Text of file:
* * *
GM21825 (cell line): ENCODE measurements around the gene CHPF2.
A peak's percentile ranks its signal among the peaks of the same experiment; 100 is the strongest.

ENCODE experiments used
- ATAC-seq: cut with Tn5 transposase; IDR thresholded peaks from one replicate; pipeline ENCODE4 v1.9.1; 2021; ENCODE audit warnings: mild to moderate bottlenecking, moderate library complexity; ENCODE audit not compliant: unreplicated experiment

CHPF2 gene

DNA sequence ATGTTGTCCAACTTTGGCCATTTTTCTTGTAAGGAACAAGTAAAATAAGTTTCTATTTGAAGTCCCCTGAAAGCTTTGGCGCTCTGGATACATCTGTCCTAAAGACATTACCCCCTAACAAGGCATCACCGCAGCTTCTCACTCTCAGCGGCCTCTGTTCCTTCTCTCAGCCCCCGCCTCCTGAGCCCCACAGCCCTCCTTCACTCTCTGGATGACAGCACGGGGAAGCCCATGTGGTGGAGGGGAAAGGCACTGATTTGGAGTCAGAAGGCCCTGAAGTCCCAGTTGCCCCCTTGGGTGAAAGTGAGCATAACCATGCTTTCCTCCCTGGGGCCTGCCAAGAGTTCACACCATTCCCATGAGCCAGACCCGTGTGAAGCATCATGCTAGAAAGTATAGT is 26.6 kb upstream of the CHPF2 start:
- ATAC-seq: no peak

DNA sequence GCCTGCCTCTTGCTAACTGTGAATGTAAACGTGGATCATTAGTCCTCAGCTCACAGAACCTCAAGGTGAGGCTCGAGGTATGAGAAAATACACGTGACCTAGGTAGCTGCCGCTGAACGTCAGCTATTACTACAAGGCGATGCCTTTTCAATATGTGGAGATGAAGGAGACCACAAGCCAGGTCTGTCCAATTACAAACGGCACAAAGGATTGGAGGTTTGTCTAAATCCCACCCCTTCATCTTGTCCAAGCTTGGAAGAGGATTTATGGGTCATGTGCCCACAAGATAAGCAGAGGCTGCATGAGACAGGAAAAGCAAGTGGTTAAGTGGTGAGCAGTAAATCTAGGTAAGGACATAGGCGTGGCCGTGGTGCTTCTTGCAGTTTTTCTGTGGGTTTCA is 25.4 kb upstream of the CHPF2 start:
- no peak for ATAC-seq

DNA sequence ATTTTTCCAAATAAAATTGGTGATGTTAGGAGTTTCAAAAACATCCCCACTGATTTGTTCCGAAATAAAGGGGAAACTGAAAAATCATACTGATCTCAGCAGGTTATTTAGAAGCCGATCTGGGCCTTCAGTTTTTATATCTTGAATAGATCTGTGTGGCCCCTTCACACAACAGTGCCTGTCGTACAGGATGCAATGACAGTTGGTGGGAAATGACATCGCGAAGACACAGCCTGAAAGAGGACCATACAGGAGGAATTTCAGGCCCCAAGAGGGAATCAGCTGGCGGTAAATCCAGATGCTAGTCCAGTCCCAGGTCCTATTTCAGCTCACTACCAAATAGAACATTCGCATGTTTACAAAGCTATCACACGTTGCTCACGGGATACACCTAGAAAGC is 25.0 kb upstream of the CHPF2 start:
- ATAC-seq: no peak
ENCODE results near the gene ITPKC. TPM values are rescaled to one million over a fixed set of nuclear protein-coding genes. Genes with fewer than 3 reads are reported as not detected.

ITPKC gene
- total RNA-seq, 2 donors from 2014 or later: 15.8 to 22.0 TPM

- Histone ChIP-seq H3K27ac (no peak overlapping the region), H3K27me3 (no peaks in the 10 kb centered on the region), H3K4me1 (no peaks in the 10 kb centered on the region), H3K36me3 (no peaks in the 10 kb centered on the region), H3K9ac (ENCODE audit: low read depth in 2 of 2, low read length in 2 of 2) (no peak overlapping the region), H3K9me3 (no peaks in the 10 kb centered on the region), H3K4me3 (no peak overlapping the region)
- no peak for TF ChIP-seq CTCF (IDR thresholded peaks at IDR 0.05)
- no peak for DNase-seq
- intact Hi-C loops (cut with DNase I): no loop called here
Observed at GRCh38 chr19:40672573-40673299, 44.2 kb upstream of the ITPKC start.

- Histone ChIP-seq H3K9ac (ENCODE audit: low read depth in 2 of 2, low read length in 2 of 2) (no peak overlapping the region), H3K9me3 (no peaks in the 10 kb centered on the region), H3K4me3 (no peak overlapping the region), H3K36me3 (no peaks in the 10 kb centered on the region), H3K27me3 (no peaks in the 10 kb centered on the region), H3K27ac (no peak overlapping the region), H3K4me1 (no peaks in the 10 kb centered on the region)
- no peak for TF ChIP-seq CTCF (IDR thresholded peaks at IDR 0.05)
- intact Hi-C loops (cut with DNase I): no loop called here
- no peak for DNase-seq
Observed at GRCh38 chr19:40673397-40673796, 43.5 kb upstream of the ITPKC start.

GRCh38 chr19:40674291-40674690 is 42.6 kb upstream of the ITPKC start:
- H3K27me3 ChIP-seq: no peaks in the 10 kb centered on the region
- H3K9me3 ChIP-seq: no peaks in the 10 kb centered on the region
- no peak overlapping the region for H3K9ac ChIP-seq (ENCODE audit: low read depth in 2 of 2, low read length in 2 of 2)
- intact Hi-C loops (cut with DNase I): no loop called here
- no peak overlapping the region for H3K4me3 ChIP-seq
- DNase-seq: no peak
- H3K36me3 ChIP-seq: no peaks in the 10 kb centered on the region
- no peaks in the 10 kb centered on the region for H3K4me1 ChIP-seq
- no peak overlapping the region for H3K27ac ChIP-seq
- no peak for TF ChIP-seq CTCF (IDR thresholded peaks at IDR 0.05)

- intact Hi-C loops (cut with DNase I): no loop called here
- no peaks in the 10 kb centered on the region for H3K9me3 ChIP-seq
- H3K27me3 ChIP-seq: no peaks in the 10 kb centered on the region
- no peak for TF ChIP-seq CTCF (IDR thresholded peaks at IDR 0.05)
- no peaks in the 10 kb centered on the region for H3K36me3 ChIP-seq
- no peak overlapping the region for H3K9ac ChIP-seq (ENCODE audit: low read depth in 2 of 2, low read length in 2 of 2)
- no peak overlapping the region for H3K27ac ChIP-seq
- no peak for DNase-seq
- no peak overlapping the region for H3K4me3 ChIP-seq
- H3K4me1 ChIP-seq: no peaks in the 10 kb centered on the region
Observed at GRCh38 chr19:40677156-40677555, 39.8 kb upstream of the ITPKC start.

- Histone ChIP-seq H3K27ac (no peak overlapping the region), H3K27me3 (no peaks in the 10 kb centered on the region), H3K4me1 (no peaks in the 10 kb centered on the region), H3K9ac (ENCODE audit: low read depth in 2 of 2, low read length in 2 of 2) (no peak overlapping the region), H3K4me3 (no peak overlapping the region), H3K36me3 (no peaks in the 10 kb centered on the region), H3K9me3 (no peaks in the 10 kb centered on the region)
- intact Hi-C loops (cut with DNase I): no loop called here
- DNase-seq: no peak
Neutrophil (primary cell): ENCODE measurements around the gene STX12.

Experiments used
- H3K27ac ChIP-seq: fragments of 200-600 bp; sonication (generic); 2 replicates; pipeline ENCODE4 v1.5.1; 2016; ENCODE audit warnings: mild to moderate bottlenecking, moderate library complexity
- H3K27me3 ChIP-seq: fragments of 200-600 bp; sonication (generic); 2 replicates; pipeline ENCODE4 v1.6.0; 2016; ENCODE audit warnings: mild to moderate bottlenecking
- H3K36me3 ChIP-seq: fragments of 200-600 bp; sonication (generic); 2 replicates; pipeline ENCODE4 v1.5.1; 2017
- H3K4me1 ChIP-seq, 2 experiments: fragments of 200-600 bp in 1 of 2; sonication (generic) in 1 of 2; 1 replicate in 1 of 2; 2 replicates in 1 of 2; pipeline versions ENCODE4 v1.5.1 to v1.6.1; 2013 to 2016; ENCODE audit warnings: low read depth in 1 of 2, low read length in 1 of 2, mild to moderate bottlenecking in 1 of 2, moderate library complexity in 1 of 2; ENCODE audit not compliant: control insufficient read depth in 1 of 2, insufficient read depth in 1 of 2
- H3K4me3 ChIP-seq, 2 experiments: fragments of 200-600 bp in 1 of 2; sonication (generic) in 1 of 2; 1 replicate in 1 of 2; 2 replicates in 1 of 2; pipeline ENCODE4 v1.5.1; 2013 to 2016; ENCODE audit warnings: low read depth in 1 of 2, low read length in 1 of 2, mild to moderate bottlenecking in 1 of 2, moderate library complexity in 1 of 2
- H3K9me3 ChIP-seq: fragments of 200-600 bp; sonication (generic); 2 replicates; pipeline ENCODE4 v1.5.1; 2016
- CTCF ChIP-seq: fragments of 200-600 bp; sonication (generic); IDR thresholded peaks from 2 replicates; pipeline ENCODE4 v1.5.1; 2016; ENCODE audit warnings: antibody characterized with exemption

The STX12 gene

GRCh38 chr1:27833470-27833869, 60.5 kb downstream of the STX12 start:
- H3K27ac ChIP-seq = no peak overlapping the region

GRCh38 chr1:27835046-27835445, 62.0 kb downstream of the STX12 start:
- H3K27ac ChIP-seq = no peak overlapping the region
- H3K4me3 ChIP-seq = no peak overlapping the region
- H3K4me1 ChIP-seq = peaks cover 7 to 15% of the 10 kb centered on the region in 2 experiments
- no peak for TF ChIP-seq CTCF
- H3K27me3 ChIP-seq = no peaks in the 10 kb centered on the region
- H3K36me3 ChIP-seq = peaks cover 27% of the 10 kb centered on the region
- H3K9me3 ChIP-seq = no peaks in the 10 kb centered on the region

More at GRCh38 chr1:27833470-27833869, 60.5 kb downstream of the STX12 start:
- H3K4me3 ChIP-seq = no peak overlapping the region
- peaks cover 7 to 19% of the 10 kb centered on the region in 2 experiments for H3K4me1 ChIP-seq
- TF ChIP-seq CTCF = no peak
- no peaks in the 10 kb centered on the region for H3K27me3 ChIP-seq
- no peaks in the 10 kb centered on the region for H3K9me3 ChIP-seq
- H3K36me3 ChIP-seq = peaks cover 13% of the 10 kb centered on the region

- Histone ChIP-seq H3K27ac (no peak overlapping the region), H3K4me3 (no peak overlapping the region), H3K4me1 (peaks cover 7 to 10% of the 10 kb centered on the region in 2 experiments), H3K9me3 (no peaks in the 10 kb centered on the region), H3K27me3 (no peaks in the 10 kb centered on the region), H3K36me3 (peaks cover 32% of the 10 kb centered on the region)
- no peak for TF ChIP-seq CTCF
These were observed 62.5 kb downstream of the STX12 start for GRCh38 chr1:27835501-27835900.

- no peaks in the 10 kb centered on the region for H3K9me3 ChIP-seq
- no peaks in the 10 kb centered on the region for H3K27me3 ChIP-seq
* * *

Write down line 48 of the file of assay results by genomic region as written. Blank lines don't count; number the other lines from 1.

- intact Hi-C loops (cut with DNase I): no loop called here